Inflation is not the only cause of higher school meals prices

Inflation is not the only cause of higher school meals prices

The rapidly increasing cost of school meals is down to more than just food inflation, school meal campaigners have warned.

Their reaction comes after research showed that the average cost of a school meal had risen 10% this year. A survey of 80 UK local education authorities (LEAs) found that many had been forced to increase prices by as much as 16%, taking the average cost of a school dinner to almost £2, according to the Independent on Sunday.

Price rises have been linked to a two-year high in food inflation (see page 15), but the School Food Trust (SFT) said that while food prices might quickly change at the supermarket it was too soon for schools to feel the effect.

"The changing costs of food are part of school caterers' planning and negotiations with their suppliers every year," said Linda Smith, director of delivery for the SFT. "Changes to school meal prices are rarely just about food costs: caterers also need to consider the impact of wage increases, fuel prices and other overheads."

Lindsay Graham, director of LGL, which advises on food, health and obesity, agreed, pointing out that the increasing and costly pressure to source sustainably and locally, staff training, kitchen upgrades and marketing all played their part.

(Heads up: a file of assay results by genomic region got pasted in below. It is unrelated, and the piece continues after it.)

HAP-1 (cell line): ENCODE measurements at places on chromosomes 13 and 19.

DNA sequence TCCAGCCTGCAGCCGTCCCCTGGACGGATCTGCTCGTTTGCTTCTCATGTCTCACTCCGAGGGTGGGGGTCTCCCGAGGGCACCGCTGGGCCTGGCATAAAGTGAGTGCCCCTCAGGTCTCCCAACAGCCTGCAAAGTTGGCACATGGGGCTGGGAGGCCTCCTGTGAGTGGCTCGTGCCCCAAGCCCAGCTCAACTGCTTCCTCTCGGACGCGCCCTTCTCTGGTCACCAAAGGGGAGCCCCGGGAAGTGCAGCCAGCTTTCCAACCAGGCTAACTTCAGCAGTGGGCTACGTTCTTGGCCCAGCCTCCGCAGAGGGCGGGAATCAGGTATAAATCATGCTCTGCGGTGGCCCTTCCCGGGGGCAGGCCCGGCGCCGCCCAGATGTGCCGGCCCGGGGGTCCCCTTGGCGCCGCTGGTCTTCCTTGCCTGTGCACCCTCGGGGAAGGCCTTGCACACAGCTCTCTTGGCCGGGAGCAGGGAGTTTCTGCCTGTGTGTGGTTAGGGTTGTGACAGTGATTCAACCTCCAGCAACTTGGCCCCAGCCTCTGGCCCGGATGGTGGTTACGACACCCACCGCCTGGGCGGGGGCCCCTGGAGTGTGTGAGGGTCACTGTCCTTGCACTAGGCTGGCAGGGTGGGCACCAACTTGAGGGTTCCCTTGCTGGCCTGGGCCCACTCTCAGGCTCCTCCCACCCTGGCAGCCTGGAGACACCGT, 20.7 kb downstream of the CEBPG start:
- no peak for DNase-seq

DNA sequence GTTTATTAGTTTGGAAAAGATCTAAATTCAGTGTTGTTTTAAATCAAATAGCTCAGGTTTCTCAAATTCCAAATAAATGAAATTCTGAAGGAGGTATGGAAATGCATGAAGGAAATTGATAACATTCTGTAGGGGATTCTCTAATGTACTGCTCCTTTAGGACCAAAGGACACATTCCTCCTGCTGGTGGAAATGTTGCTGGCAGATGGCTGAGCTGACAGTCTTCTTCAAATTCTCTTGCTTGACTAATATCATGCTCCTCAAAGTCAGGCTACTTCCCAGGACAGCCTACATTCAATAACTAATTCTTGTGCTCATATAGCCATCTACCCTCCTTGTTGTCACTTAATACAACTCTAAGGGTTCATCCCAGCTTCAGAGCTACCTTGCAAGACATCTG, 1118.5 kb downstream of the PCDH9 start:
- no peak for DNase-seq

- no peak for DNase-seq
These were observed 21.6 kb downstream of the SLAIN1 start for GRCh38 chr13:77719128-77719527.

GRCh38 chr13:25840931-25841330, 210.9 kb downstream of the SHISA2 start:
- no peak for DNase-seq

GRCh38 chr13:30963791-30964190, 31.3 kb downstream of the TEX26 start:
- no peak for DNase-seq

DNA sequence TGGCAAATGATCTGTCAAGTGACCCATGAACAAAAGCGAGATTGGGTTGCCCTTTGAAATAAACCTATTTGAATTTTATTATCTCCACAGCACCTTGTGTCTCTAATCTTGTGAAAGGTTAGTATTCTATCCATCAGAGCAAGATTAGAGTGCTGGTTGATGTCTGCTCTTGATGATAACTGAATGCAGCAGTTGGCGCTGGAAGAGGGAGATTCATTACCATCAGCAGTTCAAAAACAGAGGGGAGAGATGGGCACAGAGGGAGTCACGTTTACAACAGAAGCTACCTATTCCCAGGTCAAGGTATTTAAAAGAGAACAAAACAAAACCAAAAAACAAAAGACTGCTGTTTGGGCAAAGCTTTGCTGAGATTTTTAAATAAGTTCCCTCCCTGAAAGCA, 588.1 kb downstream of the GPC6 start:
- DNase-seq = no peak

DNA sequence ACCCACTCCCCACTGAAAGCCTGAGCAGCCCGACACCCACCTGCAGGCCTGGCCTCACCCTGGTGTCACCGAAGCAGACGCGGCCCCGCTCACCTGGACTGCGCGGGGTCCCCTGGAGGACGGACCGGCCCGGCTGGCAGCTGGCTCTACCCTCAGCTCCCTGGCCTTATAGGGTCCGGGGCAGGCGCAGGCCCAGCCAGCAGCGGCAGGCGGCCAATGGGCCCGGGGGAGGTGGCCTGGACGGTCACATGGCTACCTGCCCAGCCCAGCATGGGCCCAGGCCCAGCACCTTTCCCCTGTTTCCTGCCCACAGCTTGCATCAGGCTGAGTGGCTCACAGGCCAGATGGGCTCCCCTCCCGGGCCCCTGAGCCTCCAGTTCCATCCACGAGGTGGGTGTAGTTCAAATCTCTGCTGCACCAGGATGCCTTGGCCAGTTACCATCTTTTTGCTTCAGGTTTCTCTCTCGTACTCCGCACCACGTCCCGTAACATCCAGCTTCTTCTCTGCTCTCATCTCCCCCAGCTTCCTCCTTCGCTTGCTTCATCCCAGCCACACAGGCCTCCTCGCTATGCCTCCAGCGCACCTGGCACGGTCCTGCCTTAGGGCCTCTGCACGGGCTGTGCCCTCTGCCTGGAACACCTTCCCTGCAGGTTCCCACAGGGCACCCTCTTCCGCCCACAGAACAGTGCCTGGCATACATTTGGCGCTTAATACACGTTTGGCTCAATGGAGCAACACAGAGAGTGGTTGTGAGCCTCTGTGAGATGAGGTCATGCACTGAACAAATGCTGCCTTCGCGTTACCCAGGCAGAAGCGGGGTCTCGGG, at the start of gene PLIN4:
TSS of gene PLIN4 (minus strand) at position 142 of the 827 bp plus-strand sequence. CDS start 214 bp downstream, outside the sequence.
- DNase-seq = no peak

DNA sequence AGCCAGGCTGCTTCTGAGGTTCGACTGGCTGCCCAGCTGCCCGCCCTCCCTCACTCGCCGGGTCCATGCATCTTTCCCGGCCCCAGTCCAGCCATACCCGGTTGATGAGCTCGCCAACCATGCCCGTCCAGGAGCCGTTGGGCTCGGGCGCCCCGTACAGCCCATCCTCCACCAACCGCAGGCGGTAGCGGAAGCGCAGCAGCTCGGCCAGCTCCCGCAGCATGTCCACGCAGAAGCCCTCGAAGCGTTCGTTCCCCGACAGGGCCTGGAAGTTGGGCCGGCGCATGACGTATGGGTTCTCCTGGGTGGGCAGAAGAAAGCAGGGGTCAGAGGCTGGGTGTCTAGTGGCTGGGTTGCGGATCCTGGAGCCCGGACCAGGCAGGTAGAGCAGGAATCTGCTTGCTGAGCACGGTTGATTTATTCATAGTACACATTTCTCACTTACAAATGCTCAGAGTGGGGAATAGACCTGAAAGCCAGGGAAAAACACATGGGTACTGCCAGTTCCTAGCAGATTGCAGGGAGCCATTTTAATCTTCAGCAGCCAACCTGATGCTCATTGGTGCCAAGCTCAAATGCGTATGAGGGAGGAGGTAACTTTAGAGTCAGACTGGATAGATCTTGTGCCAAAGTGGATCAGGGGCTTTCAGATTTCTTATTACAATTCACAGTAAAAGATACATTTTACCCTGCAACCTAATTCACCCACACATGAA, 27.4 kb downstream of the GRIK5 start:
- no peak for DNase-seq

"Someone has to pay and if it isn't government then it falls to the consumers," she added.

The survey results have caused school food advocates to voice concerns that poorer families will be priced out of the market.

Sandra Russell, chair of the Local Authority Caterers Association (LACA) said that increased prices always ran the risk of negatively impacting school meal take-up - a fear supported by research undertaken by the London School of Economics on behalf of the SFT. It found that for a 10% increase in the price of school meals, a fall in take-up of between 7% and 10% could be expected.

While funding to support school meals services continues to be available, the School Lunch Grant lost its ring-fence last year when the coalition Government opted to include the cash as part of the expanded baseline budget for schools.

Arnold Fewell, managing director of AVF Marketing, said that prices and uptake would always be a very careful balancing act for school catering and too often political issues came into play.

"There is no one solution to fit each authority but I do believe in a marketing-led approach rather than just a financial one," he said.

LinkedIn's "We work in the school meals industry" group discussion
Current costs are probably based on a 35-38% uptake but higher usage would mean that the costs could be cheaper for all. There are a lot of long-term fixed costs that are under-utilised currently, so more effective cost recovery would be possible with cheaper unit prices.
Peter Hindlay, director, Auric Advantage

We cannot subsidise school meals forever but there may now be a case for a review of free school meals. Perhaps we should look to the US, where they have a different approach: free, part paid and paid. Given rising living costs, we really must explore avenues to help those who need school meals the most.
Lindsay Graham director, LGL

Why are meal prices so variable - from, say, £1.50 to over £2.20? There is obviously a lot of political pressure but costs should be broadly similar for food and wages.
Arnold Fewell, managing director of AVF Marketing

By Janie Stamford

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